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Finding the Previous Occurrence

I use the Find feature of Word quite often. I suspect that I am not alone in that usage; it is undoubtedly one of the most-used features in the program. As I am searching through a document with the Find and Replace dialog box displayed, I often use Alt+F to find the next occurrence of whatever I am searching for. If I get "on a roll," I may press Alt+F one too many times, and bypass the occurrence that I really wanted.

At these times I have often thought it would be nice if Word included a Find Previous button in the Find and Replace dialog box, or provided a shortcut key that will jump back to the previous occurrence of my search text. Unfortunately, neither of these is available in Word. There are workarounds, however.

One approach is to use a series of keyboard strokes to achieve the desired result. When you realize that you need to go back to the previous occurrence, you could use the following five keystrokes, in succession:

Alt+M
Alt+Shift+: (colon)
U
Enter
Alt+F

Intuitive this is not! What these keystrokes do, of course, is to change the direction of the search so that Word searches toward the beginning of the document, instead of toward the end. With the direction changed, the Alt+F shortcut (last keystroke in the list) will jump to the next occurrence toward the beginning--exactly what you want.

There is an even handier solution available that doesn't even involve the Find and Replace dialog box; it involves the Object Browser. The Object Browser allows you to find different "things" in your document. You can use it to browse through tables, comments, fields, footnotes, and so on. (How you use the Object Browser is covered in other issues of WordTips.) What many people don't realize is that when you start to search for something, the Object Browser is automatically kicked into "find" mode. What does this mean? Follow these steps to see:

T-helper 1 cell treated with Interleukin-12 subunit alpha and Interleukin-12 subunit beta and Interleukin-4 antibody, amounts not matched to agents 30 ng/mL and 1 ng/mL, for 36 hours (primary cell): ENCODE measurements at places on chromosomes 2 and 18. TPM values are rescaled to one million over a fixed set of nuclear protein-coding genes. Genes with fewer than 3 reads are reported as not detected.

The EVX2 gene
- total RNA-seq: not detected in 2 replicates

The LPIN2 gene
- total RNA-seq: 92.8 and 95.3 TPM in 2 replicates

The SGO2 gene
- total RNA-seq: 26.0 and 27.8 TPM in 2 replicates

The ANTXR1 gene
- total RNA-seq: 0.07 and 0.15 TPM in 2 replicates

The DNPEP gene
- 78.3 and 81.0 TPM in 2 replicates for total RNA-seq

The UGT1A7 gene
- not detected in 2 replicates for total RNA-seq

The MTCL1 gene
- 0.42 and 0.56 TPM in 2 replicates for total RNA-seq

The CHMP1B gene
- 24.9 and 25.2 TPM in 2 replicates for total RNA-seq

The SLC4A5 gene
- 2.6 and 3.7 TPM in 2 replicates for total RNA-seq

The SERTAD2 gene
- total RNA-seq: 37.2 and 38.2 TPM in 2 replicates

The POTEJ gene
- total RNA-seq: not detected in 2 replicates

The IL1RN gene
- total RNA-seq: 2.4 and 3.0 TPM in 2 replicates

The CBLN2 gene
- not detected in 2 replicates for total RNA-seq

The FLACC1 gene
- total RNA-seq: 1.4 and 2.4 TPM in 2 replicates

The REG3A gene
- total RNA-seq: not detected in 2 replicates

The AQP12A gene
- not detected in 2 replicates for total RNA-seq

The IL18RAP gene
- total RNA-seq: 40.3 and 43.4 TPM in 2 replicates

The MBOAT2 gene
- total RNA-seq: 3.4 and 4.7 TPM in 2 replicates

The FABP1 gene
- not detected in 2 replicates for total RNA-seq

1. Press Ctrl+F to open the Find tab of the Find and Replace dialog box. (See Figure 1.)
  2. Figure 1. The Find tab of the Find and Replace dialog box.

  3. Use the dialog box, as you normally would, to specify what you want to find.
  4. Click on Find Next. Word displays the first occurrence of what you are searching for.
  5. Press Esc to dismiss the Find and Replace dialog box.
  6. Press Ctrl+Page Down. Word displays the next occurrence.
  7. Press Ctrl+Page Up. Word displays the previous occurrence.

The Ctrl+Page Down and Ctrl+Page Up are actually shortcut keys for 'Browse Next' and 'Browse Previous,' respectively. Since the Object Browser was put into "find" mode by initiating a search, they keys effectively allow you to jump all over the place in finding occurrences of your search text. You can even perform editing and other tasks between each use of Ctrl+Page Down and Ctrl+Page Up; Word remembers what the Object Browser was doing when you last used it, so your search continues apace.

WordTips is your source for cost-effective Microsoft Word training. (Microsoft Word is the most popular word processing software in the world.) This tip (1638) applies to Microsoft Word 97, 2000, 2002, and 2003.

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Comments for this tip:

Patrick Sok    23 Mar 2015, 12:31
Phil Reinie, thank you so much for sharing the secret! You are a life-saver as Mad_at_Word said. Why in the world did MS get rid of the Find Previous button! Can't understand.
Phil Reinie    13 Jan 2014, 15:38
I thought Word 2003 had an "Up" options, but that is no longer shown in Word 2007. (Why would they remove Up?)

The above tips are great, and in addition if you look on the scroll elevator bar, at the bottom is a double-up triangle pair, a yellow circle/disk and a double-down triangle pair.

The double-triangles perform Find Previous and Find Next for whatever you were last searching for.
Mad_at_Word    23 Jan 2013, 17:09
Thank you so much for this! You're a life -saver!
How can MW, a program that's been around for almost TWO DECADES, or Microsoft, a company that's at almost THREE DECADES, have missed this for all this time? The lack of the tool is so obvious, it is frustrating. They update features I don't care about, but the most practical tool continues to be absent!
Thanks, again.
 
 

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